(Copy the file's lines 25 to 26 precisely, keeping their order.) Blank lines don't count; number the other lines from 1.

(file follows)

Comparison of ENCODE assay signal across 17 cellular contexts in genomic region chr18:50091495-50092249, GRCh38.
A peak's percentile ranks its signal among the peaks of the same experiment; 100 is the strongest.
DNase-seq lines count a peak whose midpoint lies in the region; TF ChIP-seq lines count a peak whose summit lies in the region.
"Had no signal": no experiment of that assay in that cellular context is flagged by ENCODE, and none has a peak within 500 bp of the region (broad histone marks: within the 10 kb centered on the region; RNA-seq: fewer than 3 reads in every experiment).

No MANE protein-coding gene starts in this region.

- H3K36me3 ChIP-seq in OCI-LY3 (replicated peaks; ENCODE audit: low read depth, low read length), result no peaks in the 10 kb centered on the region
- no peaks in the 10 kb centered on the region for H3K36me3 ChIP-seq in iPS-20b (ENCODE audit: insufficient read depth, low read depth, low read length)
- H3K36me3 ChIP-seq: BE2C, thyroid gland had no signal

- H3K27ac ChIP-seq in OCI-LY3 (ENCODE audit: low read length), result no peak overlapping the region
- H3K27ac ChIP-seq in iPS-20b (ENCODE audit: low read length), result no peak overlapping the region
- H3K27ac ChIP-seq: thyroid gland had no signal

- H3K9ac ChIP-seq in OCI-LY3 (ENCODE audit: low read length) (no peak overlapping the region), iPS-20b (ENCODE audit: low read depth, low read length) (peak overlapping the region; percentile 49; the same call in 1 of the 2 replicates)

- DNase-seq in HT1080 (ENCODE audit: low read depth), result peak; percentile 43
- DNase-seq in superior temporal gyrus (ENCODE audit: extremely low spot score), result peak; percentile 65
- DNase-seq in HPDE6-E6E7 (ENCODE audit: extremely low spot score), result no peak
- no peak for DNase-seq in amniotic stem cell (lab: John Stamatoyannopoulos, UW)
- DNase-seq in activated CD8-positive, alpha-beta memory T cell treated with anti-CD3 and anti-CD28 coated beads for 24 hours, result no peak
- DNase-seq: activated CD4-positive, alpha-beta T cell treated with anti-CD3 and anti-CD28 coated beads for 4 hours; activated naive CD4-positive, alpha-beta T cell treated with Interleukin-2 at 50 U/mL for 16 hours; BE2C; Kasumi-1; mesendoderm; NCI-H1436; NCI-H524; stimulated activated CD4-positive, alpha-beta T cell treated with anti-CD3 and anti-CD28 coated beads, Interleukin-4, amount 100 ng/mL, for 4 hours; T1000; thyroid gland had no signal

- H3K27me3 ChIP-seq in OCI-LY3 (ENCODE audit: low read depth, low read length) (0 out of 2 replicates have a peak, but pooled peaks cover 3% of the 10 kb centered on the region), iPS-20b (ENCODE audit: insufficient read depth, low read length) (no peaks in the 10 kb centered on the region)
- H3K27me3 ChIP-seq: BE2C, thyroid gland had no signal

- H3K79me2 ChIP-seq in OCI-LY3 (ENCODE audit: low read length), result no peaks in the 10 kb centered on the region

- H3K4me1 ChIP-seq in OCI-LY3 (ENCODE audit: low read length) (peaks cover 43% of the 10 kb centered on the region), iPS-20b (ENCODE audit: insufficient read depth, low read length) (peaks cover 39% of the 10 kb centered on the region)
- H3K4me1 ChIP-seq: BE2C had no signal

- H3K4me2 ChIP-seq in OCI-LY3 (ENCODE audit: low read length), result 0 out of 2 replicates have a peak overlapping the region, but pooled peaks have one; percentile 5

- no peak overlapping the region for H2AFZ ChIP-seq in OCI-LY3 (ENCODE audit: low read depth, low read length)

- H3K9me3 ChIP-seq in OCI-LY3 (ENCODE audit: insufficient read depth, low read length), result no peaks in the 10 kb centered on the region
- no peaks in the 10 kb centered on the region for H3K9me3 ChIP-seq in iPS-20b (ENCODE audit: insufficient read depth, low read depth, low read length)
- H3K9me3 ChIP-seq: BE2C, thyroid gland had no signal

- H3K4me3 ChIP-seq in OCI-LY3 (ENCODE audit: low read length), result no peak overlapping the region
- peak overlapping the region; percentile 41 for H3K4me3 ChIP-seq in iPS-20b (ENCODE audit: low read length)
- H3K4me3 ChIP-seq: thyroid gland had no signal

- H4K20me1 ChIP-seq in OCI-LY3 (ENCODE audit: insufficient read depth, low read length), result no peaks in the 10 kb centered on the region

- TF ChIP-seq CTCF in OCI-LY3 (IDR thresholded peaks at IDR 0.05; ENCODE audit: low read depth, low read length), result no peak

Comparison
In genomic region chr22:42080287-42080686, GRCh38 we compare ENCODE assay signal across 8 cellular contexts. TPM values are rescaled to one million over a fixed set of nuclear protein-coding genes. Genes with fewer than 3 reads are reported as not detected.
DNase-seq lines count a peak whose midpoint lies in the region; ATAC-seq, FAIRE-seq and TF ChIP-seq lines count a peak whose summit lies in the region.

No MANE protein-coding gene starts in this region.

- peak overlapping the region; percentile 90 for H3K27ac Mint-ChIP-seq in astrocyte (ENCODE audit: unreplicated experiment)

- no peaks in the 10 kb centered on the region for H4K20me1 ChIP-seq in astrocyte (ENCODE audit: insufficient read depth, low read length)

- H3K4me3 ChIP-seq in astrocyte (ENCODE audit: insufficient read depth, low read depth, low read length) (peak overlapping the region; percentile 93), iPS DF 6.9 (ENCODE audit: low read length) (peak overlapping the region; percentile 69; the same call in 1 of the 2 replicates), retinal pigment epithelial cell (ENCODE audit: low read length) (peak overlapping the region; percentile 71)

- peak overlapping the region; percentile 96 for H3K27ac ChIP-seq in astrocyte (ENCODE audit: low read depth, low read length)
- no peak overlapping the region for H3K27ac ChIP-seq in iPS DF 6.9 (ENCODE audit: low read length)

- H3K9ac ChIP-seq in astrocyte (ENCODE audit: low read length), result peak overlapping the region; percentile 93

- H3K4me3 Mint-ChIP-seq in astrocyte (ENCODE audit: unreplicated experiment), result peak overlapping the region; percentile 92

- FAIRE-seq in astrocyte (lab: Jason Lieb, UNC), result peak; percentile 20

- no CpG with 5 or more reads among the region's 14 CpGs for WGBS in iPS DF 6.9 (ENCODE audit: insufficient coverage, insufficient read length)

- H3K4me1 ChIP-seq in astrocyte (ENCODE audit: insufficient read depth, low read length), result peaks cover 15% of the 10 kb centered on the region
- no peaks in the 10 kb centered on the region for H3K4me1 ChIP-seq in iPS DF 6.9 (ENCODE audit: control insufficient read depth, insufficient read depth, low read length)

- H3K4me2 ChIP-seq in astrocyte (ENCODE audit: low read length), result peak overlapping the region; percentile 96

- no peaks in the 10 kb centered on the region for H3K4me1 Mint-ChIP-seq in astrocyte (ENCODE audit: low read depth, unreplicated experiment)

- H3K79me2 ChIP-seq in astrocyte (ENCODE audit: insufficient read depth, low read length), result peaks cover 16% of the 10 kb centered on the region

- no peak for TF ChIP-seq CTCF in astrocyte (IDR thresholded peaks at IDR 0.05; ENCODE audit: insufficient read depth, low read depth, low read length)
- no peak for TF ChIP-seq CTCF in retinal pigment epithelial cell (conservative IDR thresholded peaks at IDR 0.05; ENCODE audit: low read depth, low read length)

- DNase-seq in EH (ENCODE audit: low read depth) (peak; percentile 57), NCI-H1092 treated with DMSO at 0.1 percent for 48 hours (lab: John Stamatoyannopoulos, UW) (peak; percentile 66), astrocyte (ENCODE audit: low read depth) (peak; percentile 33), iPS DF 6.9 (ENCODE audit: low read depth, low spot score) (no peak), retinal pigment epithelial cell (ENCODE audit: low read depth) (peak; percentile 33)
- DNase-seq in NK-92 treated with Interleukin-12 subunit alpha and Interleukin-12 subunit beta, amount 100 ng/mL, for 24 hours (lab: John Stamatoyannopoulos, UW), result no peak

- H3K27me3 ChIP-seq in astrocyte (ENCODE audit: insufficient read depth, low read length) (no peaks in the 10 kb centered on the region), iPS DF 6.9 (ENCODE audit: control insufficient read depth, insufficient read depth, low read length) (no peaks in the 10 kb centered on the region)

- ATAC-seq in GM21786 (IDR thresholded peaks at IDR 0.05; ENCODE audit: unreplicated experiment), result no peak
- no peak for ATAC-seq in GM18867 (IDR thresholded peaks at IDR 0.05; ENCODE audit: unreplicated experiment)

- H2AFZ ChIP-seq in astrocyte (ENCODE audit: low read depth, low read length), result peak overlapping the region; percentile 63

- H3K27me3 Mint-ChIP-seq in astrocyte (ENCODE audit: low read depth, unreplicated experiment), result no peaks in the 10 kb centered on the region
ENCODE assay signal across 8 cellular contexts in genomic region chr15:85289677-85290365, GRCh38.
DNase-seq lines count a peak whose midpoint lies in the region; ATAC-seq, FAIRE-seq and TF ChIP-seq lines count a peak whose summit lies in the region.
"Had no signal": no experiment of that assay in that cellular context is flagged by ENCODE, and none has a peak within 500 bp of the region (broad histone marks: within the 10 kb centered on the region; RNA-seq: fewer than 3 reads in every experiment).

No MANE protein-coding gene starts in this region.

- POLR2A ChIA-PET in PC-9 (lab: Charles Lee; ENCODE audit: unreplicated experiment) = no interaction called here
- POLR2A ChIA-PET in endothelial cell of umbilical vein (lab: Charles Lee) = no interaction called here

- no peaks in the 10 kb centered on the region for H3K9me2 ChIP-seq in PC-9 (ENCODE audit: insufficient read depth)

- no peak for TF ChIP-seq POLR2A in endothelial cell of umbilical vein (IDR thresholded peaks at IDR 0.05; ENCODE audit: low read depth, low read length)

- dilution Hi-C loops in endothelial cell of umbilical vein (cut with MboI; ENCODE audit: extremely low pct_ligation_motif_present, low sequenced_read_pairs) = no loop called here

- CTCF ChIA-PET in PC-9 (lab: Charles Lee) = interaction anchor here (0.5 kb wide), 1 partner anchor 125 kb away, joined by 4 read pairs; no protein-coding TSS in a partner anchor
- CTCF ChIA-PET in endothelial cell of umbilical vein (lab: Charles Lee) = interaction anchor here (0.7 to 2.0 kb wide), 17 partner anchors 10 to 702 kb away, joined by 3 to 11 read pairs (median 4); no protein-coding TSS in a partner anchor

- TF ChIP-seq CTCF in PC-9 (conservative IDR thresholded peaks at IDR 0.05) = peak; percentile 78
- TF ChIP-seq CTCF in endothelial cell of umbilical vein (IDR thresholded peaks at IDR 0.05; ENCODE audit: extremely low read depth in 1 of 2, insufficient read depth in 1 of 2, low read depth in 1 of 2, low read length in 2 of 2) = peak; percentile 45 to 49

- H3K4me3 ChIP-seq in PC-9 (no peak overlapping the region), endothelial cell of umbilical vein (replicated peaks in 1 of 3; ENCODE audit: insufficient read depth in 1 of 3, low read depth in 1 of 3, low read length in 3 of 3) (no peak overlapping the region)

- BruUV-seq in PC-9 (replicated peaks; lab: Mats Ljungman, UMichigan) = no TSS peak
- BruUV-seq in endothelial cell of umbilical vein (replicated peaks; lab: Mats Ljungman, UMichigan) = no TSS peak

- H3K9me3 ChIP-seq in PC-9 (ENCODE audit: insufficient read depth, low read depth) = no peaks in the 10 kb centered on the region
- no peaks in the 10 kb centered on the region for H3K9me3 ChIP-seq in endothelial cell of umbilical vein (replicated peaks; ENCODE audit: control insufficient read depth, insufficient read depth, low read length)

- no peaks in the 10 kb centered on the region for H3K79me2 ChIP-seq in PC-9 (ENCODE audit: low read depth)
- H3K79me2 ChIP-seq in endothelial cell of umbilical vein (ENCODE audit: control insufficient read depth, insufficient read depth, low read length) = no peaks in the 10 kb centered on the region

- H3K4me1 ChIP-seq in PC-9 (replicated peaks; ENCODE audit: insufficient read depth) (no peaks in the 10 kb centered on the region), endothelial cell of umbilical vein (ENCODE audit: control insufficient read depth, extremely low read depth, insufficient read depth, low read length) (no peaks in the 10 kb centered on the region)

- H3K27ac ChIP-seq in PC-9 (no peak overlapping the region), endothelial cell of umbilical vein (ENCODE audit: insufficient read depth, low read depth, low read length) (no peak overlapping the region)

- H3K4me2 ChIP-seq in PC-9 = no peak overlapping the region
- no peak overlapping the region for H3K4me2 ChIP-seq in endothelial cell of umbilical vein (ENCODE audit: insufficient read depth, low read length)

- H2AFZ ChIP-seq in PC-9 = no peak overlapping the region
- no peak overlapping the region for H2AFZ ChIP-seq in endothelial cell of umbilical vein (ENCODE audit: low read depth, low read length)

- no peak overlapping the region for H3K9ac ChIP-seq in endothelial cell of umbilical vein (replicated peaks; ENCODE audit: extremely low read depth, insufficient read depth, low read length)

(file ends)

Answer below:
- no peak overlapping the region for H2AFZ ChIP-seq in OCI-LY3 (ENCODE audit: low read depth, low read length)

- H3K9me3 ChIP-seq in OCI-LY3 (ENCODE audit: insufficient read depth, low read length), result no peaks in the 10 kb centered on the region